“That is a very important fact because that shows the adoption of technology and therefore will be a key driver for the price for that ULR,” Pannekoek added.
ULR users would anticipate the pricing of the technology, and may overbuy in the beginning when the price is low. If a company or entity bought too many ULRs or cannot sell the cars using that technology, they can sell the excess ULRs in the secondary market – exactly like an emissions trading system, except the latter has a limited supply of carbon credits to achieve an overall goal of reduced emissions.
Under these IPXI rules, there is an unlimited supply of ULRs so the more that are consumed or sold, the greater their value. If users need more, they will be available for purchase.
In the emissions trading market, once carbon is traded and there is a price placed on pollution, companies can decide whether it’s more cost effective for them to buy carbon credits to pollute more, or to change the way they operate so that they pollute less, thereby allowing them to sell their unused credits to another polluter. The idea is that the system will provide incentive to companies to be creative in using new technologies or systems to reduce pollution altogether.
“I believe this will drive R&D decisions at large corporations,” Pannekoek forecasted. Corporations “can see what various technologies are priced at in the market and decide whether to buy or produce…. That is one of the reasons this exchange will spur innovation.”
Other Countries Take Interest
The IPXI has caught the attention of various countries around the world. The European Commission, for example, is interested in determining whether a similar market to what is being developed in the United States would be feasible in Europe. Pannekoek said the Commission has tasked a German company and Swiss university to study the prospect of such an exchange. Pannekoek has been meeting with international intellectual property officials in Europe on the topic.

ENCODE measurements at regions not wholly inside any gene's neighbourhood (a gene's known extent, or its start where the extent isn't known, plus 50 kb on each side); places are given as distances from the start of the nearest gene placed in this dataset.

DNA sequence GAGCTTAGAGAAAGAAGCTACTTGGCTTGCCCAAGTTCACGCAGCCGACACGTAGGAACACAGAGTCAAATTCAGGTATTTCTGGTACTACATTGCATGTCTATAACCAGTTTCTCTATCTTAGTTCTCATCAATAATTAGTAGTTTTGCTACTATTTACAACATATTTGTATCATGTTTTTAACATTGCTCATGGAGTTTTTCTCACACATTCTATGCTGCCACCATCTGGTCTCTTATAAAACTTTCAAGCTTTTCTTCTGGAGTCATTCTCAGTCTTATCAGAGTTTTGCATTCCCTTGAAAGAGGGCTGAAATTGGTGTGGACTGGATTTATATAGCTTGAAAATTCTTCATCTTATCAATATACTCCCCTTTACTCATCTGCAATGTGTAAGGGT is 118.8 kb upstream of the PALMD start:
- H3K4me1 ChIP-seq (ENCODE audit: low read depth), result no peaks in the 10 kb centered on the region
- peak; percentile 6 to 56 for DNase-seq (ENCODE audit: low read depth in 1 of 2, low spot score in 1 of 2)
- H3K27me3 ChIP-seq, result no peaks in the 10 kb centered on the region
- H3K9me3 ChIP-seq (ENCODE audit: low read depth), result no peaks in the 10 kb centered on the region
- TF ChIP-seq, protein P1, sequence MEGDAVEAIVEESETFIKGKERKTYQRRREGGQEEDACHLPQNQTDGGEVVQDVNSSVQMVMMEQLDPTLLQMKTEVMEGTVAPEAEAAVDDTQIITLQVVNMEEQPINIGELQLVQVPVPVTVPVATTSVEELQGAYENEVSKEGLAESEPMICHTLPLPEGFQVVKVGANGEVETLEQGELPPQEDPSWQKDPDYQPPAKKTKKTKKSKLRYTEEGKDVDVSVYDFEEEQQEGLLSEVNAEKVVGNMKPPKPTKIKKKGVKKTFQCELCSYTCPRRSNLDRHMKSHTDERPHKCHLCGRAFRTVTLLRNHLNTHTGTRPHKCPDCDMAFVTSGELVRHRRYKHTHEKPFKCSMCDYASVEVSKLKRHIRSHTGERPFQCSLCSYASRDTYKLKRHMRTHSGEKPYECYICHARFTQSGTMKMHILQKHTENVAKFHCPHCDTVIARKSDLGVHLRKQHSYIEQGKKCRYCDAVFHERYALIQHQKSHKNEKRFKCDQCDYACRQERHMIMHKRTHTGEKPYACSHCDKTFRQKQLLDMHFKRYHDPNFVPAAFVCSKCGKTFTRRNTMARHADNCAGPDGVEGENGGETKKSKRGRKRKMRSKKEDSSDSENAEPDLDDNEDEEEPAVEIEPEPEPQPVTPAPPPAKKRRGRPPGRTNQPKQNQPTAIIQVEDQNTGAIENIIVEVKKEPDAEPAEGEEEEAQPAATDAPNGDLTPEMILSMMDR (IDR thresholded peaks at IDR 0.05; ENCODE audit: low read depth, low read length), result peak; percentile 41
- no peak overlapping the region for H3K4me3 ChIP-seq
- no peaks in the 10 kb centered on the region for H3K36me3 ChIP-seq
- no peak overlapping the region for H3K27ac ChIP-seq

“Of course it is my hope if the European Commission makes a decision to move forward with this, [that] they’re not going to reinvent the wheel and go with IPXI with this,” Pannekoek said.
Delegations from Korea and China are also looking at the IPXI model to create similar markets in their nations, he added.
Ocean Tomo CEO James Malackowski, who also serves as the chairman of the IPXI, noted that there is a fundamental distinction between the US and other countries. Whereas the US economy is entirely driven by the private sector, it is the governments that propel many economic efforts overseas.
Malackowski said the IPXI’s “wish list” includes three main items:
-That development of these overseas markets is positive “no matter how it happens.”
-Whatever is developed overseas needs to be compatible and consistent with what IPXI has developed in the US.
-If possible, IPXI would like to partner with international markets and help them adopt the IPXI model instead of creating their own exchange.
“There’s a lot of knowledge and thought that have been put into it,” Malackowski said.
The next year of the exchange will be critical, Pannekoek concluded by saying, but, he said, “I think it will very rapidly spread across the world.”
Article printed from Intellectual Property Watch: http://www.ip-watch.org
URL to article: http://www.ip-watch.org/2011/04/15/special-report-worlds-first-ip-financial-exchange-to-come-online-this-year/
URLs in this post:
 www.ipxi.com/: http://www.ipxi.com/
 Ocean Tomo: http://www.oceantomo.com/
 unit licence right (ULR) contract: http://www.ipxi.com/products/ulr